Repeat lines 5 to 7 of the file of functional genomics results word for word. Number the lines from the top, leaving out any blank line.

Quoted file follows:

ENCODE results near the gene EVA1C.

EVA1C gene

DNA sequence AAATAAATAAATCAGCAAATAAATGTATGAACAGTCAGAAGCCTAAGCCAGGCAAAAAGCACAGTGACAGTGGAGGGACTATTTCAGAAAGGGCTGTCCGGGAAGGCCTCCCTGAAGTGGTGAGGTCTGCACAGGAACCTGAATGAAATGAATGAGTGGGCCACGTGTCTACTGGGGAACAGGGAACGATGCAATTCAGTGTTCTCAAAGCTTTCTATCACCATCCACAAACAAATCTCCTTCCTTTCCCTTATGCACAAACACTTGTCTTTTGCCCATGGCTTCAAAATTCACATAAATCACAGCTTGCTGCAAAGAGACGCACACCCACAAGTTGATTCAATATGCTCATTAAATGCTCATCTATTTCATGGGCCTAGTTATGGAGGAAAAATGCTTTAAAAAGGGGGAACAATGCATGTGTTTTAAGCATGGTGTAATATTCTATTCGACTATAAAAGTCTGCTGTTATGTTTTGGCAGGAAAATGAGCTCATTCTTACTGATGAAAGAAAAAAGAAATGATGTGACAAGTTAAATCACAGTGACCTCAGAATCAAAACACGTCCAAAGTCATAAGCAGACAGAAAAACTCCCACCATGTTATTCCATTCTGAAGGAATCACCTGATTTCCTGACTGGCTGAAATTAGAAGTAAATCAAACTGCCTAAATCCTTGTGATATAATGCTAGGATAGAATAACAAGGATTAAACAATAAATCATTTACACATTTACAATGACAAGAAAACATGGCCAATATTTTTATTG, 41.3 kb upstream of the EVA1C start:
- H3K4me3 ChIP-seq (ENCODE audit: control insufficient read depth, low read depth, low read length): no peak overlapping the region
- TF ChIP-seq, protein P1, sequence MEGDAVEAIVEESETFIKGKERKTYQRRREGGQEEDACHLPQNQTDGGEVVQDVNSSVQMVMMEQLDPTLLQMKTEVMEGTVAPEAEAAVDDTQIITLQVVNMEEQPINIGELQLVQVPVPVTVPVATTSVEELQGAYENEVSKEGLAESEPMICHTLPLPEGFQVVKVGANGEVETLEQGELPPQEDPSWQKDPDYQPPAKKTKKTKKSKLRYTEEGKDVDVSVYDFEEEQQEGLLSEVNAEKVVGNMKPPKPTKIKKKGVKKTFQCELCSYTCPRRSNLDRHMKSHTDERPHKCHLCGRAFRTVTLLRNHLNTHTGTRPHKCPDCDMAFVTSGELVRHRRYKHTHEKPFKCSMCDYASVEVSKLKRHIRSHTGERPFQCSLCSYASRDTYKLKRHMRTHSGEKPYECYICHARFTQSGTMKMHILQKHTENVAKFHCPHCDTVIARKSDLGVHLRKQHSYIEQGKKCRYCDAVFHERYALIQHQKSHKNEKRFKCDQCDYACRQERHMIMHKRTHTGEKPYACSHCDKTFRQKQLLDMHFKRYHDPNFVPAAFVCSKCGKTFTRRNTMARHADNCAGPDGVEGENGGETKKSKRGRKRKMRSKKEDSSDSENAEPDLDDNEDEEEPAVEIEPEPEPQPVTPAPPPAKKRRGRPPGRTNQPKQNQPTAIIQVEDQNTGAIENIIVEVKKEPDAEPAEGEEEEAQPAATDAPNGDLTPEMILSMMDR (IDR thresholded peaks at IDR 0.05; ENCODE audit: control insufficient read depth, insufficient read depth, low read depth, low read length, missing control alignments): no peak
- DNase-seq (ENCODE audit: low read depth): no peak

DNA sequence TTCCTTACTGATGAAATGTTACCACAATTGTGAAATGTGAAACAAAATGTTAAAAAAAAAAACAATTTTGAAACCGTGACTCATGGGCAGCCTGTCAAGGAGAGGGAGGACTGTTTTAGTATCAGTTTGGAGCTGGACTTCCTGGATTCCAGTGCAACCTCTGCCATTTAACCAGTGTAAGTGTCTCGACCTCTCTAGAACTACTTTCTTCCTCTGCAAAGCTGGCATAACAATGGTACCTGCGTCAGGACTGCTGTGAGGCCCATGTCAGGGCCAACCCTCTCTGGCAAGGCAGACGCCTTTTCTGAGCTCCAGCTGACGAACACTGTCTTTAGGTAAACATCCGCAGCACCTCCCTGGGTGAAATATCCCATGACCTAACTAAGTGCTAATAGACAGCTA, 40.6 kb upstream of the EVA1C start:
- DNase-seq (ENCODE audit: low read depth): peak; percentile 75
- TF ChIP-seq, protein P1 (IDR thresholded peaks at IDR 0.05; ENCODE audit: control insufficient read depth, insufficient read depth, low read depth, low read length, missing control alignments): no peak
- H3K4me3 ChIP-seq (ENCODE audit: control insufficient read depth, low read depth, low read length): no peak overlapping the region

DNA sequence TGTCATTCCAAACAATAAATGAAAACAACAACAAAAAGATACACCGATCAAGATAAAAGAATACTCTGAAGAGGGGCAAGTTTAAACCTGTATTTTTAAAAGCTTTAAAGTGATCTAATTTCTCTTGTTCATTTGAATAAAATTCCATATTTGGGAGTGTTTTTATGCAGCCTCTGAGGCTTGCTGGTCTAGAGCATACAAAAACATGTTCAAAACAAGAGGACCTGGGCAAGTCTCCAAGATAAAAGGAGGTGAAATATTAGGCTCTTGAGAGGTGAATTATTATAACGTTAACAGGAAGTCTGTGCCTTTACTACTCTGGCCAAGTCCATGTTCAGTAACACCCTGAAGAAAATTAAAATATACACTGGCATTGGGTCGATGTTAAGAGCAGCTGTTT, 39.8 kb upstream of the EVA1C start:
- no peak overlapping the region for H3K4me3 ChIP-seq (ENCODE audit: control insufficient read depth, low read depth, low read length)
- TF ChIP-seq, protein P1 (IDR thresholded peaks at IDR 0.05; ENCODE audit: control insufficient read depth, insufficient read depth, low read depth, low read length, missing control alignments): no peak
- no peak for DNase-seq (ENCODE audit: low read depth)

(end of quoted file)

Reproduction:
- TF ChIP-seq, protein P1, sequence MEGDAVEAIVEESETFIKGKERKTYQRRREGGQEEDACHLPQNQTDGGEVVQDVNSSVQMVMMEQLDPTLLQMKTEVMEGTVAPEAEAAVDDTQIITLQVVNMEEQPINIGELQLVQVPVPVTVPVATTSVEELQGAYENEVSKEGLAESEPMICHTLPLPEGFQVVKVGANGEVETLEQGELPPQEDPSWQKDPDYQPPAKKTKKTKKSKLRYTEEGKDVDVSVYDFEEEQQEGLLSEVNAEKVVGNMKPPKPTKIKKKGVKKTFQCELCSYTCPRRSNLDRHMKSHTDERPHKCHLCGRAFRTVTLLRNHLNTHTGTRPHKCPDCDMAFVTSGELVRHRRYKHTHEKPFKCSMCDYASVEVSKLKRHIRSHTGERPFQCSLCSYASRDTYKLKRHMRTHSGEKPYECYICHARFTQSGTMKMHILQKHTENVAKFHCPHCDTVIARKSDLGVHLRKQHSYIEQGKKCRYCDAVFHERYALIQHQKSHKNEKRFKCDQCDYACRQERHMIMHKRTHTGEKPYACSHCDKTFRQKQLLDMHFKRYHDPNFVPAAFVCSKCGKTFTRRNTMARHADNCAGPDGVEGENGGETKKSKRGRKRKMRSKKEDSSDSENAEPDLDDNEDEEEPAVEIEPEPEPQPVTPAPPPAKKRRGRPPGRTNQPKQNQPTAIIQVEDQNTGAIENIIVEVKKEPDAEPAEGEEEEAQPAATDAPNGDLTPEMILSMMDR (IDR thresholded peaks at IDR 0.05; ENCODE audit: control insufficient read depth, insufficient read depth, low read depth, low read length, missing control alignments): no peak
- DNase-seq (ENCODE audit: low read depth): no peak

DNA sequence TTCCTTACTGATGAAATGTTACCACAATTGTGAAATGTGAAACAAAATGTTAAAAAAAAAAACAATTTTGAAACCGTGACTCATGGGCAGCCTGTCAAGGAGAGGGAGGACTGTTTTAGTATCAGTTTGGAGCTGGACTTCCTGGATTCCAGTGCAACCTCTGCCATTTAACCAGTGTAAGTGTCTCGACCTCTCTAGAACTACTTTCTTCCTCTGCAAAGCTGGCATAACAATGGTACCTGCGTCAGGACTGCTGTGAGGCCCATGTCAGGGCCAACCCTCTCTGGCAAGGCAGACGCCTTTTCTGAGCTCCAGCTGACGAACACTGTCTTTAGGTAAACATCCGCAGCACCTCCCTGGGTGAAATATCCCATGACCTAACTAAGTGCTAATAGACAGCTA, 40.6 kb upstream of the EVA1C start: